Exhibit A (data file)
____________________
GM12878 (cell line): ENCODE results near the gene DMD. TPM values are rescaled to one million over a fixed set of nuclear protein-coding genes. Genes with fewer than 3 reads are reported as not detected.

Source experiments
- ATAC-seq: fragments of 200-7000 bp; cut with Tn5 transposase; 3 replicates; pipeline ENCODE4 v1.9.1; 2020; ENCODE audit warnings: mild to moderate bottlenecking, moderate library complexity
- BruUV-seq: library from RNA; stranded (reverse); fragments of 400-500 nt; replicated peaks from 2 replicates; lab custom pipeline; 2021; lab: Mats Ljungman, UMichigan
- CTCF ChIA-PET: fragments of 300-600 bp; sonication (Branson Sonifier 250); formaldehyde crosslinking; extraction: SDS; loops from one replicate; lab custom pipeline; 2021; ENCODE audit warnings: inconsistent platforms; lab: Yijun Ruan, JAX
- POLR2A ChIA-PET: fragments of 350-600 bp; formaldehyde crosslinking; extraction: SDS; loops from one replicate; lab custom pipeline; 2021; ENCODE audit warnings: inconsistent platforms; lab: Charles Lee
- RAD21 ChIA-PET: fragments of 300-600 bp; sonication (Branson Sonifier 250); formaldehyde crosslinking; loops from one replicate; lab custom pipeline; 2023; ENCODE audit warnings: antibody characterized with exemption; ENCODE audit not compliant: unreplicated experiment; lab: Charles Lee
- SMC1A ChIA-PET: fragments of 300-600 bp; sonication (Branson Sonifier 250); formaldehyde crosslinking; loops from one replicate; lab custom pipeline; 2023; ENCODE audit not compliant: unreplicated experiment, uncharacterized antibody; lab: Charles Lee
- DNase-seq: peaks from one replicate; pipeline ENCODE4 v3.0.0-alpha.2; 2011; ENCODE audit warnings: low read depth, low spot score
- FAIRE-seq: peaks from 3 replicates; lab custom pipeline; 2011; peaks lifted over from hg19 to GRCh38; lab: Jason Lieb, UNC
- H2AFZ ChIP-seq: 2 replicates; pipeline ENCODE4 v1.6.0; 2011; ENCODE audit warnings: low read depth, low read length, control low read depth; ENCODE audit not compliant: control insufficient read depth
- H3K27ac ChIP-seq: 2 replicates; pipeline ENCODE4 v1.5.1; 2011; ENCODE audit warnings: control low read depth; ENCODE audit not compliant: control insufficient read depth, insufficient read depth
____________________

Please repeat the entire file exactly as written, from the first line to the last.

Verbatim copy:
GM12878 (cell line): ENCODE results near the gene DMD. TPM values are rescaled to one million over a fixed set of nuclear protein-coding genes. Genes with fewer than 3 reads are reported as not detected.

Source experiments
- ATAC-seq: fragments of 200-7000 bp; cut with Tn5 transposase; 3 replicates; pipeline ENCODE4 v1.9.1; 2020; ENCODE audit warnings: mild to moderate bottlenecking, moderate library complexity
- BruUV-seq: library from RNA; stranded (reverse); fragments of 400-500 nt; replicated peaks from 2 replicates; lab custom pipeline; 2021; lab: Mats Ljungman, UMichigan
- CTCF ChIA-PET: fragments of 300-600 bp; sonication (Branson Sonifier 250); formaldehyde crosslinking; extraction: SDS; loops from one replicate; lab custom pipeline; 2021; ENCODE audit warnings: inconsistent platforms; lab: Yijun Ruan, JAX
- POLR2A ChIA-PET: fragments of 350-600 bp; formaldehyde crosslinking; extraction: SDS; loops from one replicate; lab custom pipeline; 2021; ENCODE audit warnings: inconsistent platforms; lab: Charles Lee
- RAD21 ChIA-PET: fragments of 300-600 bp; sonication (Branson Sonifier 250); formaldehyde crosslinking; loops from one replicate; lab custom pipeline; 2023; ENCODE audit warnings: antibody characterized with exemption; ENCODE audit not compliant: unreplicated experiment; lab: Charles Lee
- SMC1A ChIA-PET: fragments of 300-600 bp; sonication (Branson Sonifier 250); formaldehyde crosslinking; loops from one replicate; lab custom pipeline; 2023; ENCODE audit not compliant: unreplicated experiment, uncharacterized antibody; lab: Charles Lee
- DNase-seq: peaks from one replicate; pipeline ENCODE4 v3.0.0-alpha.2; 2011; ENCODE audit warnings: low read depth, low spot score
- FAIRE-seq: peaks from 3 replicates; lab custom pipeline; 2011; peaks lifted over from hg19 to GRCh38; lab: Jason Lieb, UNC
- H2AFZ ChIP-seq: 2 replicates; pipeline ENCODE4 v1.6.0; 2011; ENCODE audit warnings: low read depth, low read length, control low read depth; ENCODE audit not compliant: control insufficient read depth
- H3K27ac ChIP-seq: 2 replicates; pipeline ENCODE4 v1.5.1; 2011; ENCODE audit warnings: control low read depth; ENCODE audit not compliant: control insufficient read depth, insufficient read depth